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Dealership event draws potential new riders

By Kate Swanson

H-D dealer offers bike boot camp at hotel

When Battley Harley-Davidson was approached by a local Best Western to host an event at the hotel, it was an opportunity to not only promote motorcycle riding, but also reach a wider audience of young enthusiasts.

John Hardison, Battley H-D’s marketing manager, said the event was a great way to kill two birds with one stone. “Best Western approached us and said that they would like to have an event at their hotel where guests and people on their mailing list could see what it’s like to own a motorcycle,” he said. “We could advertise it from the dealer standpoint, and then Best Western would also advertise it to their customers and the local neighborhood to come learn about motorcycles.”

The dealership’s motorcycle boot camp took place at the Best Western of Rockville, Md., in October. “These boot camps are trying to reach out to young adults that are interested in riding,” said Hardison. “It’s really designed for people that don’t have a license, or know anything about riding, but who have an interest in riding.”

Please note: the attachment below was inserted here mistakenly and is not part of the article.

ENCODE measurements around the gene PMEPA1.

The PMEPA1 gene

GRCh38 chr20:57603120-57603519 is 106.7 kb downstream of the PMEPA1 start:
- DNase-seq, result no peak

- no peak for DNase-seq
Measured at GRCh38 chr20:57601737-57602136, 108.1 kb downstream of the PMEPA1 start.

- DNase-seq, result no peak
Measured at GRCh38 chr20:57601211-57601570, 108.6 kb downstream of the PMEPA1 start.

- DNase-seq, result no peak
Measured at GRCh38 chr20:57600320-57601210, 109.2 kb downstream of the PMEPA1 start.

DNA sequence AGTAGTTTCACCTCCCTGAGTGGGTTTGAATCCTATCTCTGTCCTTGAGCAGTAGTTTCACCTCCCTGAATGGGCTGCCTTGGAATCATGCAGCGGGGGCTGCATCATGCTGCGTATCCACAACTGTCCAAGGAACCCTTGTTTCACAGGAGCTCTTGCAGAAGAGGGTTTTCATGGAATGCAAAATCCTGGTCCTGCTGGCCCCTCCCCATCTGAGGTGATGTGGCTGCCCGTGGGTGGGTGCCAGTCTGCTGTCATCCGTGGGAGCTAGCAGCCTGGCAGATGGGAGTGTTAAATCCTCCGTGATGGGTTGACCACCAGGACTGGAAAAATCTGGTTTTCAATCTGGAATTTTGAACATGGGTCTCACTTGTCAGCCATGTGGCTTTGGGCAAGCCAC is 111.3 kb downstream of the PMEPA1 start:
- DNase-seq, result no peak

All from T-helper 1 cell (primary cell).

The boot camp event exists as a way for potential riders to ask questions and gain first-time experience. He said some of the popular topics cover finding the right fit of bike for each rider, how much each bike costs, how that can fit into a young adult’s budget and obtaining a motorcycle license.

In the past, the dealership has hosted previous ride day events at its own Gaithersburg, Md., location, but never in a hotel parking lot.

Members of Battley Harley-Davidson’s local HOG chapter show a potential rider how to shift gears on the Jumpstart simulator.

Members of Battley Harley-Davidson’s local HOG chapter show a potential rider how to shift gears on the Jumpstart simulator.

“We’ve had ride days at the dealership for the past two years. We had a motorcycle boot camp where we invited the local instructors from Montgomery College to come and talk to people. We’ve also had demo rides for people who do have a license and bikes to sit on [for those who don’t.]” Hardison said Montgomery College, a community college in Rockville, teaches a DMV-sanctioned and approved course to get a motorcycle license.

The showstopper of the Best Western boot camp event was the Jumpstart simulator, which gave users a chance to take a ride on a real motorcycle without actually moving. The Jumpstart simulator is a large metal device that locks in a motorcycle, giving newbies an opportunity to go through turning the bike, switching gears and, since the back tire spins on a metal roller, reach up to 55 miles per hour. Hardison said this machine allows riders to get a sense of what it’s like to truly ride a bike, minus the ability to lean.

John Hardison, marketing manager for Battley Harley-Davidson, beside the Jumpstart simulator. The event gave 50 people the opportunity to test out how it felt to ride a real motorcycle.